Sunday, 3 September 2017

Two years



It's a second year without you today.

It's not any easier, but that's OK. It shouldn't be. We're spending a quiet day as a family, not saying a lot, just getting through it.

You'd be four. I imagine you'd be quite a handful at that age, given your exuberant personality. I think you'd be running all over the place, getting into trouble, but also making so many friends.

Mom went to a concert the other day. The singer heard of a kid who'd found out his cancer was in remission and gave him his guitar. Everyone cheered, but not all the tears were happy.

I think the hardest part about you not being here is seeing everything you'll miss out on. The smallest things - kids going back to school, finding something in the house you'd played with, or an innocent "do you have any other kids?" - can trigger a flood of pain. Or they can make us smile. We never know how we're going to react.

You did a great job picking out a sister. She reminds us of you but she's not you. Sometimes when she smiles I forget you were ever gone; other times... I miss you so much.

We're still your parents, but instead of potty training or playing catch we're out and about telling your story, raising money for the hospital in your name. I alternately worry we're overextending our efforts or not doing enough:  the online auction is going to have more and better items, but next week's mini golf tournament only has four teams registered - at least half of them are either us or our friends.

What can we do though? I don't blame folks who don't follow your story anymore - as far as most are concerned it ended that day in Orlando when you took your last breath. There are no new photos or videos of you, no updates on your fight against leukemia. Just memories or charity updates.


But that's all we've got. That's your legacy. It's no less important to us now than it was then.

4 comments:

  1. A chance meeting on a link to blog on FB by my husband's cousin from Med Hat, from the beginning. Followed pretty much daily. One day my boss was over and said when she saw it on my screen, how do you know Dominic, she is a good friend of your mother (S.R). And so the journey began. We have followed, we have cried, we have laughed, and now we rejoice. Dominic, while maybe things slow on the fundraising side (believe me, if I lived in the hat, I would be there), but you need to know that there is a whole group here STILL that care and still follow your journey. Maybe it's a bit freakish, like recently Princes William and Harry saying WHY did these people care about our mother. I don't know, Dominic for whatever reason inspired (maybe it was your honestly and showing all sides of the horrific bloody pediatric cancer). Some of us, like me, need to be reminded that we don't take ONE day for granted, never since I've followed this blog has that happened. So maybe you don't know me from Adam, but you have helped me be a better person, Dominic's strength has helped me in some medical situations (I say, OMG, relax, if little Dominic could do this, so can you). You see, the whole journey is important. I needed to see Samantha, I prayed for a Samantha, I pray for Dominic. STILL...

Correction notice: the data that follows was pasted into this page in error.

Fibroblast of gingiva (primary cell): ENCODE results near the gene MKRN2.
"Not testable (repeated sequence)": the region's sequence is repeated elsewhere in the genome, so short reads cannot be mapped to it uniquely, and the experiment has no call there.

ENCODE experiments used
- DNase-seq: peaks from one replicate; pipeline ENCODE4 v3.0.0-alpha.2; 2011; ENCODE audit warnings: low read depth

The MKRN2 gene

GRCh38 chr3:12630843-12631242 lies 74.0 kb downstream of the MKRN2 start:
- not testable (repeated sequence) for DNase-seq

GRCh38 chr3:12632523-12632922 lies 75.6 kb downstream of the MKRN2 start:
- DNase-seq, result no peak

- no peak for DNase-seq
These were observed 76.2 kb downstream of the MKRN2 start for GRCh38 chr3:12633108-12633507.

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  2. I am forever following your story and thanking the stars that I met Dom, that I met you all and you changed my life. Thinking of you each day.
    xox

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  3. Couldn't read and not reply. Wishing you all continued strength as this next year rolls on.

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  4. I feel like a coward, because after all, I am distant from the loss of Dom, unlike you and Trish and your family and friends, but I didn't want to relive the sadness of his loss. I was glued to your updates during your battle, right up until after the funeral. Last year on the first anniversary, I cried as I read your tribute and your heartbreak. I still follow your blog and rejoice in your beautiful Sam. But I didn't have the guts this year.

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